Step 2: Learn to combine sounds to form words.

After children have learned the sounds, they progress to develop the skill of combining sounds together to form words. This is called “blending”. These will be added to their folders once enough letters have been covered to make words.

For example, in learning to read the word ‘pat’:

· Start by saying the individual sounds of “p”, “a” and then “t”.

· Repeat saying these sounds, pushing the sounds together.

· All the time encourage your child to listen for the word.

· Children then practise ‘blending’ these sounds together themselves. Only with plenty of practise will this skill of blending develop.


Step 3: Learn the Tricky Words!

Not all words can be sounded out (or blended) !

These are Tricky Words and we just have to learn to them. For example the word ‘he’ cannot be sounded out as ‘h’ and ‘e’.

To help your child with this step, tricky words will be added to the sound folder. These words will have a tricky word hat icon beside them so that children know they are tricky and can’t be sounded out.


Step 4: Read, read, read!!!!

Once your child has learned the individual sounds, has developed the skill of blending and learned to recognise some tricky words he/she is ready to read!!This usually begins around December or January, you will see a word box and reader coming home in your child’s schoolbag. Review the new words in the word-box. When reading the book, discuss the pictures with your child then let your child read the sentence ensuring they are placing their finger under each word as they read from left to right.

Helping your child to Write

Writing involves using finger muscles,  fine motor skills and hand-eye co-ordination. Help and prepare your child by:

  • Encouraging him/her to colour in, draw and paint.  (make sure your child grips pencils, colours, paintbrushes properly)

  • Encouraging him/her to cut with scissors (make sure your child holds scissors properly)

  • Encouraging him/her to play with toys such as jigsaws, lego, blocks, play-doh, sand, beads etc


The introduction to writing letters, words and names is best left to the teacher to ensure the correct formation, starting and ending points of letters and pencil grip.  Once letters and words have been introduced by the teacher, parents should encourage the practice of these at home.

Helping your child with Maths

Maths in the first years of school is very basic and does not involve “sums” such as adding or subtracting.  It is very hands on with concrete activities designed to get your child investigating and problem solving mathematically .   It involves using the environment to learn e.g. colours, counting, spatial language (over, under, on), matching, sorting, finding the odd one out etc .  For some children mathematical concept come quickly, while it can take time for other children so be patient.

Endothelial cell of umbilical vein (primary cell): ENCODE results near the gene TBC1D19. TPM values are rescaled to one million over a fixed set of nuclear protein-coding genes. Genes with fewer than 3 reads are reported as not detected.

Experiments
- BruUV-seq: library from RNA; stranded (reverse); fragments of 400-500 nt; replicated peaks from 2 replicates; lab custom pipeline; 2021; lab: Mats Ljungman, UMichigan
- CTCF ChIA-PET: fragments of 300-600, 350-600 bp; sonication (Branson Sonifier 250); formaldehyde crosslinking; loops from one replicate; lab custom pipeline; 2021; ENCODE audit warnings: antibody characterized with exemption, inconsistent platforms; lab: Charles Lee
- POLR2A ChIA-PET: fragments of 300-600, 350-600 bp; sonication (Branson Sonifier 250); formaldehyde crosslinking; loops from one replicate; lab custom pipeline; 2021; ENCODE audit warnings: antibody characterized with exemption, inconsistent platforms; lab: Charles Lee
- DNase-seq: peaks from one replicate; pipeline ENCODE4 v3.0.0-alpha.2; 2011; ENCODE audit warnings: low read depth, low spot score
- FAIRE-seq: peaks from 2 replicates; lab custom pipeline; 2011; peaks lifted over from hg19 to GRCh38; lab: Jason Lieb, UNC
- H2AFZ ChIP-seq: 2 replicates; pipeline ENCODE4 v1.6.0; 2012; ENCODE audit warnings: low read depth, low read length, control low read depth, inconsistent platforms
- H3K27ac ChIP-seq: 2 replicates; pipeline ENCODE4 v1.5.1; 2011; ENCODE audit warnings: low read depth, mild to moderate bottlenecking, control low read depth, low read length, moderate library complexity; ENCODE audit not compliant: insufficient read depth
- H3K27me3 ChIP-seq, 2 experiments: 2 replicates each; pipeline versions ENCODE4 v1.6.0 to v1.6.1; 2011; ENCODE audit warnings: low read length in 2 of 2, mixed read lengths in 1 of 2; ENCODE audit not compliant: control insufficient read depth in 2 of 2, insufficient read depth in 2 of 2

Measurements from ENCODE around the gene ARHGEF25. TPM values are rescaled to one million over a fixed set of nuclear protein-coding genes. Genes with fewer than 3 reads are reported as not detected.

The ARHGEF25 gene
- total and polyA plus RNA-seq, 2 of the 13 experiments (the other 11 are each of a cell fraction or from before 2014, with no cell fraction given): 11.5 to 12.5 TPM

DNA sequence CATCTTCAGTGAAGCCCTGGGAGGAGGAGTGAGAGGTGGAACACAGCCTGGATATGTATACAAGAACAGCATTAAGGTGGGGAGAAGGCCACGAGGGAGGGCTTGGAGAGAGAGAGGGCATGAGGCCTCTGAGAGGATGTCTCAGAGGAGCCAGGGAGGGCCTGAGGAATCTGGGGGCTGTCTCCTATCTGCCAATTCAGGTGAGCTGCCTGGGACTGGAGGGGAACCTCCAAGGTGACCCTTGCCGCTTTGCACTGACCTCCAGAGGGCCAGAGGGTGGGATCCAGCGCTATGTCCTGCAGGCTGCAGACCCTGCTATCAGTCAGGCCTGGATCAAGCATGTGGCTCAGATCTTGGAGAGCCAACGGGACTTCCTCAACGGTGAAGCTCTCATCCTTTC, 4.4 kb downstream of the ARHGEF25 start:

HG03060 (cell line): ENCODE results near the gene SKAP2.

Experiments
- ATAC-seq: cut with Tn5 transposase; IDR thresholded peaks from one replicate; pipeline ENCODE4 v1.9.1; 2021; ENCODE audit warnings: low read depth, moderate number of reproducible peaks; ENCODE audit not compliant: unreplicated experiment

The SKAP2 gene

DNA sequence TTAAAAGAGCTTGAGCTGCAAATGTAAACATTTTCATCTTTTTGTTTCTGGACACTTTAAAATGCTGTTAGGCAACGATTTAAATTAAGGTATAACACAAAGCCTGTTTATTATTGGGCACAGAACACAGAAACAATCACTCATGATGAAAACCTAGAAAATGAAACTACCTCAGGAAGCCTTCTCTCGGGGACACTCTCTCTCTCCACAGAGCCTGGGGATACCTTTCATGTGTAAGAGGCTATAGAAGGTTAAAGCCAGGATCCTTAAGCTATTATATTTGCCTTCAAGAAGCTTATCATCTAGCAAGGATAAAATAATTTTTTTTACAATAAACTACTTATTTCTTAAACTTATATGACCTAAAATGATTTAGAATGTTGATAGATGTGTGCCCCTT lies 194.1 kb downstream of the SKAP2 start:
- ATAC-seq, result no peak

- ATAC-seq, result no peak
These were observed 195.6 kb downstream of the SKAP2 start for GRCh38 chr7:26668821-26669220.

Help and prepare your child by:

  • Getting  him/her to help you match things at home e.g. socks, knives and forks when setting the table etc

  • Getting him/her to help you sort things at home e.g. clothes by colour, toys into boxes at tidy up time etc

  • Counting to 10.

  • Counting objects e.g. toys, cups etc

  • Number watching out and about e.g. house numbers, in shops

  • Talking about and using money when shopping

  • Talking about time e.g. what do you do first when you get up in the morning…and then…. and next…

  • Finding colours and talking about them

  • Looking for shapes and talking about them

  • Holding heavy/light things.

  • Filling/emptying containers in the bath

Learning Gaeilge

Parents are often surprised at how quickly children pick up Irish but young children enjoy learning other languages and have none of the hang-ups that  some adults have about Irish.


Encourage your child in his/her exploration of Irish.  Young children  love knowing something their parents don’t so encourage your child to “teach” you the vocabulary and phrases they learn daily.  Use these words and phrases at home e.g. Slán, Dia Duit, cupán, cóta etc

More Information

You will find more information about Banogue National School under the About section and the School Life  section on our website. We also have more information for Parents. You can find out what the Parents Association are up to here and on their Facebook page. 

 If you have any other questions or concerns about your child beginning school, please contact us. 

TIPS FOR Parents

The INTO has published an article that gives parents an understanding of the modern primary school and how it works. Its full of useful tips from how to make life more manageable for the junior infant, school life, healthy eating, help with uniforms and books, bullying, homework etc.

It can be viewed here.